We Can Help Heal Each Other | Temple Beth-El

Posted on March 25, 2022 by Rabbi Arnie Gluck

There is a tense moment at the opening of this week’s Torah portion, Shemini. It has been only a year since the liberation of Israel from Egypt and nine months since our people arrived at Mount Sinai. Led by Moses and Aaron, the Israelites have received the Torah and labored to build the Tabernacle that will accompany them on their journey to the Promised Land.

The Tabernacle is now complete, the Priests have been ordained and are about to perform the inaugural service in the new sanctuary, when something happens that catches the attention of Torah commentators: “Then Moses said to Aaron: ‘Come near to the altar and offer your sin offering, making expiation for yourself and for the people…’” (Leviticus 9:7)

Why does Moses bid Aaron to draw near? Does it mean that Aaron has until now kept his distance from the altar? The midrash explains: “Aaron was ashamed and fearful of approaching the altar.” (cf. Sifra, Shemini, Mechilta d’Miluim 2 8).

Aaron was reticent, suggests the midrash, because of his role in the sin of the golden calf. He was the one left in charge when Moses first ascended Mount Sinai. It was Aaron who told the people to bring the gold that he subsequently fashioned into a golden calf, and he who built an altar before it. When he saw the altar of the Tabernacle, painful memories of those events came flooding back and he was overcome with guilt and shame.

God had forgiven Aaron and reconciled with the people, but Aaron’s confidence had not been restored. Still traumatized, he was unable to step up to fulfill his role as High Priest. At that moment, Moses came to his rescue, offering the following words of reassurance and brotherly love.

As one midrash describes it, “Moses said to him: ‘Why are you ashamed? It was for this that you were chosen.’” (ibid) Another midrash imagines that Moses said to Aaron: “My brother, why were you chosen as high priest? Is it not for the sake of ministering before the Holy One? Embolden yourself and perform your service!” (ibid)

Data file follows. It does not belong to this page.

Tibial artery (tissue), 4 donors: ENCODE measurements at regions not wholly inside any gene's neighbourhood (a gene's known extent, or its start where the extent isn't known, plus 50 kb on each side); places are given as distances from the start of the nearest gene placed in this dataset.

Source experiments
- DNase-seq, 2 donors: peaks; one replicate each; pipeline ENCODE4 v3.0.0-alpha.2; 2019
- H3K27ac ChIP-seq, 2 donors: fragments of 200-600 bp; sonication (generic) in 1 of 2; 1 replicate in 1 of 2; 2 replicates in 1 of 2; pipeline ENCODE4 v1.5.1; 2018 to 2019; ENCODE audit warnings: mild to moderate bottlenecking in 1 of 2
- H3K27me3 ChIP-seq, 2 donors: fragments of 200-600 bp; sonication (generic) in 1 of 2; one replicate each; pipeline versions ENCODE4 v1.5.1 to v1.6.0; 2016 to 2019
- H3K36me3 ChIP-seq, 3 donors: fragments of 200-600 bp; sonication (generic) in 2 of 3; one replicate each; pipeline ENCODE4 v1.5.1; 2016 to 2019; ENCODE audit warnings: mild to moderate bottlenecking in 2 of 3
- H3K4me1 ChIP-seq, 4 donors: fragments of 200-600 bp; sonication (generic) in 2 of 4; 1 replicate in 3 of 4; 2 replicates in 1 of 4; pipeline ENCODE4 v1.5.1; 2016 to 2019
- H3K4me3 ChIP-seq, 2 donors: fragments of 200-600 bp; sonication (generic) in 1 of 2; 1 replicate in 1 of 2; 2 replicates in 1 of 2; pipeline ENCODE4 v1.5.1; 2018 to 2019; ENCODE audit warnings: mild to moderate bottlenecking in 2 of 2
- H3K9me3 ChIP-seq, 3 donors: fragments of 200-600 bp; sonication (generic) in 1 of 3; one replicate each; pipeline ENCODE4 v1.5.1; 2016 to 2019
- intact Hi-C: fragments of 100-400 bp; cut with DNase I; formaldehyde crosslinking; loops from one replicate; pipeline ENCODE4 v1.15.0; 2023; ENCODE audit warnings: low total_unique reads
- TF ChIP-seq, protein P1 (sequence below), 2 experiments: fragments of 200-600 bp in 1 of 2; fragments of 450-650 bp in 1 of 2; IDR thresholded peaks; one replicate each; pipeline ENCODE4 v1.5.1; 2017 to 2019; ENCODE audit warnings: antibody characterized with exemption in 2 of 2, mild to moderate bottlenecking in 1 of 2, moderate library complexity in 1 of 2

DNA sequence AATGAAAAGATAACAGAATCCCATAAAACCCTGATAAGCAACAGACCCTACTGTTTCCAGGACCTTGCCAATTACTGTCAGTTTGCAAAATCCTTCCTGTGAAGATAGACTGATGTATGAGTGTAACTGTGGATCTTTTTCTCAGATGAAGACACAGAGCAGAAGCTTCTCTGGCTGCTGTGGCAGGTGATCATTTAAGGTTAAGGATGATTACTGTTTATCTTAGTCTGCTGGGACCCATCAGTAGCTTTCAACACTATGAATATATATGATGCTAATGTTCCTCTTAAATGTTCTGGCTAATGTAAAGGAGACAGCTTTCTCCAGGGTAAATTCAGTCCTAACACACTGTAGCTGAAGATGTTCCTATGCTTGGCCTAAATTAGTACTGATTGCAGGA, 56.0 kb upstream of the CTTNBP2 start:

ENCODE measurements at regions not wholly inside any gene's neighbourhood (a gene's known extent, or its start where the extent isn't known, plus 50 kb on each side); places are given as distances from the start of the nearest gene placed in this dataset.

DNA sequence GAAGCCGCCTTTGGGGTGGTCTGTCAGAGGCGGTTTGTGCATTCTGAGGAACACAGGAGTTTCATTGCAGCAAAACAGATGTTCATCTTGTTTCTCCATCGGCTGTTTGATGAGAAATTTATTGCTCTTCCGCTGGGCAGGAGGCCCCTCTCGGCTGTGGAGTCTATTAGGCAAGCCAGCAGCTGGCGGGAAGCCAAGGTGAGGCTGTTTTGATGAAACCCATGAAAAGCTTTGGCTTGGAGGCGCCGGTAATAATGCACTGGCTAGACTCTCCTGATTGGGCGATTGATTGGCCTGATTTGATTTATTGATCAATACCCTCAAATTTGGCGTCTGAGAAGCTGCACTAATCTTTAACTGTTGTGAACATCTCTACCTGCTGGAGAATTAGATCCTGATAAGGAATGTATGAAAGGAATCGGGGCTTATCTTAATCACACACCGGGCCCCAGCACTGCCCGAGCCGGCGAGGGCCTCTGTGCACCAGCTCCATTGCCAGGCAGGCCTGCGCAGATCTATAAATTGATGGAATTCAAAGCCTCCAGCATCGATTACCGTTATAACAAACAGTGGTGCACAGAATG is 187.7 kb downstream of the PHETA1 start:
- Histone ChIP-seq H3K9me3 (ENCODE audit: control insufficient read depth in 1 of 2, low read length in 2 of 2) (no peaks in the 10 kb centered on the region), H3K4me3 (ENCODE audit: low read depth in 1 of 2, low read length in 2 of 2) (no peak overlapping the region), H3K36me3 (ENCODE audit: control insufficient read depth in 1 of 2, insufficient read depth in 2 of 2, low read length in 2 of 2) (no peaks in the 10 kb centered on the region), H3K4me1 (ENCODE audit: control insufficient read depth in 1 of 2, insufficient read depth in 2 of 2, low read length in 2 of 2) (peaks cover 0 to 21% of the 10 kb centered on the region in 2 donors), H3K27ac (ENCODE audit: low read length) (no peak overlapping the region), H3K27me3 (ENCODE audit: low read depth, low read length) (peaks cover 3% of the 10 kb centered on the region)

For us, our moment to draw near has come. But it is not so simple. For some, the physical risk is still too great. For others, the emotional impact of the traumas of these past two years is still palpable. This is a moment that calls for the wisdom of Moses. His example teaches us to see and hear one another with sibling-like love and compassion, to make every attempt to understand each other’s feelings and needs, and to offer words that heal.

Like Moses, we can address one another with gentle words of encouragement that are appropriate to the uniqueness of each person we may encounter. The power of a kind word to liberate the soul cannot be overestimated.

Like Moses and Aaron, each of us has individual needs that arise from our unique personalities and life experience. Yet, there is also something universal in Moses’ words that I wish to express to all of you at this moment.

We were meant to be together. The time may not be right for all of us to return to the temple, but, ultimately, return we must, as it was for fellowship, community, connection, and loving embrace that we were made. We need each other. We need to see each other in our fullness, not just in a box on a screen (as helpful as that has been). We need to feel each other’s touch and warm embrace.

For those who are ready to return, I look forward to our reunion. For those who are unable to join us in-person, know that my heart and the hearts of your entire temple family are extended to you, with longing to be together again soon. Let us draw near in every way we can.

This evening at 7:00, in the sanctuary and on Zoom, we will celebrate Shabbat and the Confirmation of our 12th graders. These amazing young people have waited two long years for this. We are thrilled to celebrate with them and their families and hope you will join us for this uplifting moment in the life of our temple family and our people.

Shabbat shalom,

Rabbi Arnie Gluck

Author: Brandy Simmmons